after no Springfest committee
members attended the meeting.
At the meeting, the finance com
mittee approved bills that would
allocate funds to Springfest and the
Southern Accents Fine Arts Festival,
if the bills are passed by the congress
at its next meeting.
The finance committee members
like students requesting money to
explain why they need funding, said
Rob Friedman, Student Congress
"The finance committee was upset
because no one from the Springfest
committee came," Friedman said. "It
shows respect to have someone
present to answer questions."
All finance committee members
abstained from the first vote on the
Springfest bill, but after a second
count the bill passed four to one,
with three members abstaining.
Brock Dickinson (Dist. 13), who
cb-aythored the Springfest bill, said
Thursday that a Springfest represen
tative would have come to the
meeting, but a member of the finance
committee had told him it was
Dickinson said Elizabeth Cass,
governor of Henderson Residence
College and co-author of the bill,
would attend Wednesday's Student
Congress meeting to answer
Friedman said he was sure Con
gress would approve the bill. "Not
passing the bill for Springfest would
be Communist," he said.
Also, the finance committee
approved a bill that would provide
$7,999 for the Southern Accents Fine
Arts Festival, if the congress sup
ports the bill.
The festival, which will be held
March 22 to April 2, suffered an
unexpected loss of approximately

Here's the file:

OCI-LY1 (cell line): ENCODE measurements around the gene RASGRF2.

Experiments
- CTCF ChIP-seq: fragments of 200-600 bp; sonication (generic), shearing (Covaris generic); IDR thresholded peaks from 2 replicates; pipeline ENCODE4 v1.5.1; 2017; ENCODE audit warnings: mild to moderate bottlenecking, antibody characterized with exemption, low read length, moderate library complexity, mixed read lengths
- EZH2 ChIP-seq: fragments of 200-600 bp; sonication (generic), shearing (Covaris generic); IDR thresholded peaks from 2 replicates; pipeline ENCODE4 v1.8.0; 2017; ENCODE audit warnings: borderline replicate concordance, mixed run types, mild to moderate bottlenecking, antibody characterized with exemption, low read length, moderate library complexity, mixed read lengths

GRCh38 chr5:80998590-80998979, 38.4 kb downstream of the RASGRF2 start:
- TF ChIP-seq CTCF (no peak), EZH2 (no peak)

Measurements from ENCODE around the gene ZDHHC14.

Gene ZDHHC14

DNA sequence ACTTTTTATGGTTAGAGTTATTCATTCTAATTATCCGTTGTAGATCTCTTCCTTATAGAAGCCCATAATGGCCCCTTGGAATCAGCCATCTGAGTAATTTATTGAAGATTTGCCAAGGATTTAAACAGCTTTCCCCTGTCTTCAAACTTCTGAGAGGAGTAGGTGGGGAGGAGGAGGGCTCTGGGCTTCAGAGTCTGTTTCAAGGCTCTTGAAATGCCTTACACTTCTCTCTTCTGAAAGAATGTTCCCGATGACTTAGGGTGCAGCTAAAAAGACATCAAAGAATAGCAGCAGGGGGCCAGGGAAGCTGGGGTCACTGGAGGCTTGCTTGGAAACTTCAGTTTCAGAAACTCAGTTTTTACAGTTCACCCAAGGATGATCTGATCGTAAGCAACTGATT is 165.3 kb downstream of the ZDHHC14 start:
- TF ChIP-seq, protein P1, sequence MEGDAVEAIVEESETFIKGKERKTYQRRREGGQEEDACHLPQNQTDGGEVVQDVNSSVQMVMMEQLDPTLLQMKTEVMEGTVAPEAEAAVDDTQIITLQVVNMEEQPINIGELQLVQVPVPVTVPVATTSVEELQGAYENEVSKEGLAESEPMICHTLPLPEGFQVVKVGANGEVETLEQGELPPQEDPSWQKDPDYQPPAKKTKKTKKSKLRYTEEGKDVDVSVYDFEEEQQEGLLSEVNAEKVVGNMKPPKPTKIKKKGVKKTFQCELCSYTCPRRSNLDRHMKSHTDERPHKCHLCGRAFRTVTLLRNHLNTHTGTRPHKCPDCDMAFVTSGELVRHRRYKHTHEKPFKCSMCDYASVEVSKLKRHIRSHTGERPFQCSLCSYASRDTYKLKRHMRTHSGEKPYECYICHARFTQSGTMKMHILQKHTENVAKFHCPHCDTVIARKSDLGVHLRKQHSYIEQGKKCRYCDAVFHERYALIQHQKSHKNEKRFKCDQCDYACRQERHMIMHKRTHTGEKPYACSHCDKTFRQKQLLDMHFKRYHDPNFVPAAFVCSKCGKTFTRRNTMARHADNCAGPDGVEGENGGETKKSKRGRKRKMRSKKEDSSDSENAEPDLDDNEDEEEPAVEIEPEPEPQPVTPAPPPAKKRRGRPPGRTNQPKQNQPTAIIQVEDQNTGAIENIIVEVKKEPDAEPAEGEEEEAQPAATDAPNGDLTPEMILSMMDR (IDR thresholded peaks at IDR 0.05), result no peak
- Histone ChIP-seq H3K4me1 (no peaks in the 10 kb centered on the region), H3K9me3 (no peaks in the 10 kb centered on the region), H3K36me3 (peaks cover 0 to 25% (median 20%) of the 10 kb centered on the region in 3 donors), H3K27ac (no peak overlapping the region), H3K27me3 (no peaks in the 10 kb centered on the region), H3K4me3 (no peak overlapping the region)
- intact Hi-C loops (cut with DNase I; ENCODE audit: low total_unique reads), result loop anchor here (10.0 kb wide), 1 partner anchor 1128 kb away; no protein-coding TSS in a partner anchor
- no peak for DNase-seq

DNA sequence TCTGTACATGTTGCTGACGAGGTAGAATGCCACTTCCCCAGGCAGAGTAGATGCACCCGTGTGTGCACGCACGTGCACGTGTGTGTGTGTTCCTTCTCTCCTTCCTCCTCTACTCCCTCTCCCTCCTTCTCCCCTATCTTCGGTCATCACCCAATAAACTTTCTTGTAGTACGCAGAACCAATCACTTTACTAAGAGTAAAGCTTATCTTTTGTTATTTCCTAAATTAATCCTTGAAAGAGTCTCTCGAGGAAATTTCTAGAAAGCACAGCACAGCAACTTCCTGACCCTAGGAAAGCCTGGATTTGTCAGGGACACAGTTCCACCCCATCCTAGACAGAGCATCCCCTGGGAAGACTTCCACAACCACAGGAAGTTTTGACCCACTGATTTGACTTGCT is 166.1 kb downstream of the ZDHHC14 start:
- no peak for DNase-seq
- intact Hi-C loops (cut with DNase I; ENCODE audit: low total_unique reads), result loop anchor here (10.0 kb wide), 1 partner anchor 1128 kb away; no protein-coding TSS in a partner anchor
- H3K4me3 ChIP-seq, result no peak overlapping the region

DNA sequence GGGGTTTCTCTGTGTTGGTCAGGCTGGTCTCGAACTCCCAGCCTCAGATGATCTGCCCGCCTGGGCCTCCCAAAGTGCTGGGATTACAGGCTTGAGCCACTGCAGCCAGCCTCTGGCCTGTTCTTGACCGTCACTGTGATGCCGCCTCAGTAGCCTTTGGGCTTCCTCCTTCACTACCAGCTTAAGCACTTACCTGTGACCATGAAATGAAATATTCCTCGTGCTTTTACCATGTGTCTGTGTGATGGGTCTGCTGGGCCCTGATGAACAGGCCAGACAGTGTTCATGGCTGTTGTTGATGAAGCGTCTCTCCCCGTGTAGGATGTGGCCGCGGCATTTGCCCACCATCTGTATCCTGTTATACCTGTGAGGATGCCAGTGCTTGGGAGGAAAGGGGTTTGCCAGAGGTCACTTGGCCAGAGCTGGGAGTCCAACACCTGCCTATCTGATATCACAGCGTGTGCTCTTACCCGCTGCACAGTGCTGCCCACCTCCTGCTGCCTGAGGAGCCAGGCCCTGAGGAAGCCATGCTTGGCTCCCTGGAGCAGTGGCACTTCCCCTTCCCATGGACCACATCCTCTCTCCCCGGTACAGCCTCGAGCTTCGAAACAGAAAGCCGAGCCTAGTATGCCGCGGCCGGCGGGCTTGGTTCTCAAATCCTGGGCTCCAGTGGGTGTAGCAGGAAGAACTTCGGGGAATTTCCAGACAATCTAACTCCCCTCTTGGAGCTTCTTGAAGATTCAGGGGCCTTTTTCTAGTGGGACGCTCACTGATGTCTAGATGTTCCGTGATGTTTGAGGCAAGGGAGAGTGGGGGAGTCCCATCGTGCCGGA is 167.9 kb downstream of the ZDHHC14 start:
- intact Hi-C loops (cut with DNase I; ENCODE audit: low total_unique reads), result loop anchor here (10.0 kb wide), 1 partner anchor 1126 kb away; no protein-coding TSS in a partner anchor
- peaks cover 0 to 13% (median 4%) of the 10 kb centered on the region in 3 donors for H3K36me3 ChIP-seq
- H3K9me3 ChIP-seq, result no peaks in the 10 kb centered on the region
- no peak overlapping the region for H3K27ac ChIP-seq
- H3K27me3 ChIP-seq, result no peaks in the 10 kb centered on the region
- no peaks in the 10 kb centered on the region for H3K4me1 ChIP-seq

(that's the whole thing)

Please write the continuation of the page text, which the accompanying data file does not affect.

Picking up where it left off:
$20 thousand when the Raleigh
News and Observer withdrew funds
it had promised, citing financial
difficulties, Friedman said.
The fine arts committee asked for
$10,000 from the congress, but
committee members lowered the
amount. Friedman said he opposed
the allotment of such a large sum
for the festival. . , . , V
"1 question the amount of people
who will attend the festival," he said.
Friedman said that he doubted the
congress would pass the bill in its
present form, and that the festival
might not receive any money from
By MARY PARADESES
Rep. Martin Lancaster, D-N.C.
will introduce legislation to repeal a
law which places a tax on scholar
ships, said Gary Mauney, N.C. State
University s student body president.
Lancaster is one of the legislators
approached by 25 UNC-system
students last week in Washington.
D.C. during a lobbying effort against
proposed financial aid cuts.
Reagan proposed a 45 percent cut
in student aid in a new federal
education budget. The tax on scho
larships falls under the new tax laws.
"Lancaster was a big help, and 1
look forward to the legislative
process of the repeal." Mauney said.
"However, the worst experience
during the entire trip was when
Bryan (Hassel) and I met with
Secretary of Education William
Bennett, who claimed that most
students on financial aid are free
loaders." Bryan Hassel, former UNC stu
dent body president, said the lob
bying trip was successful and most
of the legislators supported their
"We tried to stress that even a 20
percent cut was unacceptable,"
Hassel said. "I think we really made
a big impact, simply because we were
the first student group to ever lobby
against a proposal."
Mauney said it was important for
students to take an active role in
protesting or lobbying for things that
will affect them.
"Overall, we achieved practical
results, and we showed students need
to be heard," Mauney said.
David Brown, student body pres
ident at UNC -Greensboro, said,
"Basically, everyone understood our
purpose and tried to help us."
Brown said he would continue to
work with his Student Congress on
the issue, along with other commit
tees in the UNC system.
Hassel. Mauney and other repre
sentatives will hold a press confer
ence today at the NCSU Student
Center to discuss the results of the